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Homeland Security: Voting systems should be fortified as ‘critical infrastructure’ to guard against hacks

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Homeland Security Secretary Jeh Johnson said on Wednesday that he has raised the possibility of having electronic voting machines declared a “critical infrastructure” sector in order to guard against a possible cyber-attack during the November election, the New York Times reported.

“There are various different points in the process that we have to be concerned about, so this is something that we are very focused on right at the moment,” he said at a breakfast hosted by the Christian Science Monitor.

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The department currently uses the designation to cover 16 sectors — including dams, financial services, and transportation systems, among others — deemed “so vital to the United States that their incapacitation or destruction would have a debilitating effect on security, national economic security, national public health or safety, or any combination thereof.”

Johnson said President Barack Obama’s administration was considering how to institute voter protections in the 9,000 jurisdictions around the country, citing the “vital national interest” in the electoral process. The secretary said he has already contacted state and local officials to discuss “best practices” to fight off hacking attempts.

“There are various different points in the process that we have to be concerned about, so this is something that we are very focused on right at the moment,” he said.

A spokesperson for the National Association of Secretaries of State, Kay Stimson, told USA Today that it’s hard for the country’s voting system to be attacked online because each state governs its own process, while 60 percent of the states hold audits after every election.

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“It’s also important to point out that our election systems are not Internet-based systems,” said Stimson. “They are closed systems.”


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Trump Organization boasts about India towers just days after Eric Trump says family doesn’t do international business

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The Trump Organization undermined Eric Trump's lie about the president's family ending its international business dealings.

President Donald Trump's second son falsely claimed last week to Fox News host Laura Ingraham that he and his siblings "got out of all international business" after their father took office.

"The difference between us and Hunter (Biden) is, when my father became commander in chief of this country, we got out of all international business," Eric Trump said.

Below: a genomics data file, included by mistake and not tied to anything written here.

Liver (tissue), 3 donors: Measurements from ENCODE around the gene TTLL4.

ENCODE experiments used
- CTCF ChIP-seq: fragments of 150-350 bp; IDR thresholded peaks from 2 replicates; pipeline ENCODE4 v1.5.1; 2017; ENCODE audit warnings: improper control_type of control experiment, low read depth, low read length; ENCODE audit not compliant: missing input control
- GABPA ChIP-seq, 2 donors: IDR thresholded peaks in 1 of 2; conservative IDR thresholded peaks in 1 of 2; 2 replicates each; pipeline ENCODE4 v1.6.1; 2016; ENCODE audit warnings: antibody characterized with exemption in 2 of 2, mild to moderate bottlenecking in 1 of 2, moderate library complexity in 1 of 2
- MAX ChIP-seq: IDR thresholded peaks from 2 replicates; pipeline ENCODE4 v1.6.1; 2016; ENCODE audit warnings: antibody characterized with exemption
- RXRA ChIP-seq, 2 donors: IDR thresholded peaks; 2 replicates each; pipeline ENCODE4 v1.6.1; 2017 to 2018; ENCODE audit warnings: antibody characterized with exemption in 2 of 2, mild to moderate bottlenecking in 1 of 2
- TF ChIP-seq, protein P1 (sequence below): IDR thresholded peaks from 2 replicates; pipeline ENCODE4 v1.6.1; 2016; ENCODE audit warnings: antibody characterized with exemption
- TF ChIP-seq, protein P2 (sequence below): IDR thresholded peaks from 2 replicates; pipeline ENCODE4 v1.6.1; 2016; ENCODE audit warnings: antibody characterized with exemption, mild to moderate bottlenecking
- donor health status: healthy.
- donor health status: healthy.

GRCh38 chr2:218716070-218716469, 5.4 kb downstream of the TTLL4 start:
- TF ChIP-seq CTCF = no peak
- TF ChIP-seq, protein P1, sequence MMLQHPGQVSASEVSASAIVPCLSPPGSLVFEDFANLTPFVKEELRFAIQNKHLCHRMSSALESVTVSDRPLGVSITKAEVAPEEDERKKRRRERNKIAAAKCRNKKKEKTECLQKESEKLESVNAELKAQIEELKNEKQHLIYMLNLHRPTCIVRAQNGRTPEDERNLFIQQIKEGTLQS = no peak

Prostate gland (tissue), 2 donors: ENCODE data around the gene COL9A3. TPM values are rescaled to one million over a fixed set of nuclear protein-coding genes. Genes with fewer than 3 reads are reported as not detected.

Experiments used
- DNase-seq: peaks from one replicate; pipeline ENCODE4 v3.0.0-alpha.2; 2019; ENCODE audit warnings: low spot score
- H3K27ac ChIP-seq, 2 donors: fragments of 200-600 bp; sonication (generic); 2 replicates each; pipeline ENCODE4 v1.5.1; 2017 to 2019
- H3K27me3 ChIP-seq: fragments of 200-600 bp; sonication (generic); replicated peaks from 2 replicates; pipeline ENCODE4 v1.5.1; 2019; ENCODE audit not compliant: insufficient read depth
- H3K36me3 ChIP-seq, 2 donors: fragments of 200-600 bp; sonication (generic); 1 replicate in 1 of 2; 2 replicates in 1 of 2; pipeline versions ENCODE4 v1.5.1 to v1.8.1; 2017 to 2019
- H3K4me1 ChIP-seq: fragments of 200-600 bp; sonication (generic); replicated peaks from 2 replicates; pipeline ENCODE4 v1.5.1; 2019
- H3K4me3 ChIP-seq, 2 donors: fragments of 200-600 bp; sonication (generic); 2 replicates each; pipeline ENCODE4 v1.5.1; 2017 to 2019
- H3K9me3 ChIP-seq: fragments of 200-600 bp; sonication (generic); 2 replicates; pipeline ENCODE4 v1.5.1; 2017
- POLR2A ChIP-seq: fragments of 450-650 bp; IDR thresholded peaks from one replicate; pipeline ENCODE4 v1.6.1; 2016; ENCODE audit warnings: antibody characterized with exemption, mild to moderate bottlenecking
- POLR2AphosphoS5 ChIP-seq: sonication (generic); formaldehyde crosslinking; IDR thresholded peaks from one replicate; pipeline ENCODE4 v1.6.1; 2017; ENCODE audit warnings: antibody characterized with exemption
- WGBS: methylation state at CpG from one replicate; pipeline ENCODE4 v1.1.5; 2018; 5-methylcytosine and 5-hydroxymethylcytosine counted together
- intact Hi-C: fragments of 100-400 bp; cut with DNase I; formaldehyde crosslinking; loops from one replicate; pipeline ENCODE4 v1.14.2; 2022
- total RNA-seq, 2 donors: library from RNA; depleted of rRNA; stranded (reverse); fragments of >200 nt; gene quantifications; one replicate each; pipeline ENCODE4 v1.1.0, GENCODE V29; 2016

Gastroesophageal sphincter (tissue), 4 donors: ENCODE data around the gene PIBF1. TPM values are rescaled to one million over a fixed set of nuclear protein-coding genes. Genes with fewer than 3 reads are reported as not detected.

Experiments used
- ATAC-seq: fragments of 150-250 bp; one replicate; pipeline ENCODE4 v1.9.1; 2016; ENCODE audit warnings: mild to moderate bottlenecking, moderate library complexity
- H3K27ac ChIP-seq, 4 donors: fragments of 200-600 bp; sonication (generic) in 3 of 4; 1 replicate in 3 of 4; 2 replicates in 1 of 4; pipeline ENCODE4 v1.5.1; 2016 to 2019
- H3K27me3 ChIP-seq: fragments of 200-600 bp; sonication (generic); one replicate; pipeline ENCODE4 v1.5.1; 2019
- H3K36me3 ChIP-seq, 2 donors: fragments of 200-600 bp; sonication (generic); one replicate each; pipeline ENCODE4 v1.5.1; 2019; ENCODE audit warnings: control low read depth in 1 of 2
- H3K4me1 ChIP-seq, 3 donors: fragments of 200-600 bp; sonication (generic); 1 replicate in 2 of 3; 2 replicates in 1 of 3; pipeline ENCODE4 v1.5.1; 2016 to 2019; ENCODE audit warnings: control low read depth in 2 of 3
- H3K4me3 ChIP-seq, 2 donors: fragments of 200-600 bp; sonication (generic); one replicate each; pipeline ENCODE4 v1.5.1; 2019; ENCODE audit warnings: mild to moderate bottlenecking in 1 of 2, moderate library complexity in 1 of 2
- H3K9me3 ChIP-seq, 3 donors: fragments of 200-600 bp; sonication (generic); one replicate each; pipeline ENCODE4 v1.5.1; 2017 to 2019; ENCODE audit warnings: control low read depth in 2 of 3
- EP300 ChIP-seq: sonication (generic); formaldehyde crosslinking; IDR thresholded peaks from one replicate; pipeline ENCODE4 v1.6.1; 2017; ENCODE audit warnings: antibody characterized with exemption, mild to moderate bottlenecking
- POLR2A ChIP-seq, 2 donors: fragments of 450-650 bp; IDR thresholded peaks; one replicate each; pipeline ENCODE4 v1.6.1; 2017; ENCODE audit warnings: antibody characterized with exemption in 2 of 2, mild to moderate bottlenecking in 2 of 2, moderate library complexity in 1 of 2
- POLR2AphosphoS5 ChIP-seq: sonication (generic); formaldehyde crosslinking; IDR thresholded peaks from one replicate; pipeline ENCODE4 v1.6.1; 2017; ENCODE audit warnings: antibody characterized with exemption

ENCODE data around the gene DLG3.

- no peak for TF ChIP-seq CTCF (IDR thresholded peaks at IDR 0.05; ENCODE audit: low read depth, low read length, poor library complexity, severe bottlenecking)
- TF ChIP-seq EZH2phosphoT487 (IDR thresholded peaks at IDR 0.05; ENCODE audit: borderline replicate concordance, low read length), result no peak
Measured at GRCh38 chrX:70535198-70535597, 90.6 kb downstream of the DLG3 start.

However, the Trump Organization run by Eric Trump and his older brother Donald Trump Jr. sent out a tweet Monday morning promoting the Trump Towers in Pune, India.

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Trump wants to ‘wash his hands of responsibility for the Kurds’: US official tells NBC News

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A source reportedly told NBC News on Monday that President Donald Trump wants to "wash his hands of responsibility for the Kurds."

NBC correspondent Richard Engel reported the remarks on Monday morning.

"US officials tell me Trump wants to wash his hands of responsibility for the Kurds," Engel wrote on Twitter. "The US mil/gov gave Kurds REPEATED assurances of protection. US even asked Kurds to REMOVE defenses BEFORE the Turkish offensive. Kurds complied and now being displaced. WH says not our problem."

Read the tweet below.

US officials tell me Trump wants to wash his hands of responsibility for the Kurds. The US mil/gov gave Kurds REPEATED assurances of protection. US even asked Kurds to REMOVE defenses BEFORE the Turkish offensive. Kurds complied and now being displaced. WH says not our problem.

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Steve Schmidt: Trump’s ‘corruption’ is dragging America into ‘banana republic territory’

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On Monday's edition of MSNBC's "Morning Joe," former George W. Bush and John McCain adviser Steve Schmidt laid into President Donald Trump's "corruption," warning that it is undermining the foundations of the rule of law.

"The corruption is just unbelievable," said Schmidt, who recently left the Republican Party to become an independent. "And if you look back to the Republican convention, Joe, when we talked about it at the time, the chants of lock them up — what I said about it at the time was it was banana republicanism."

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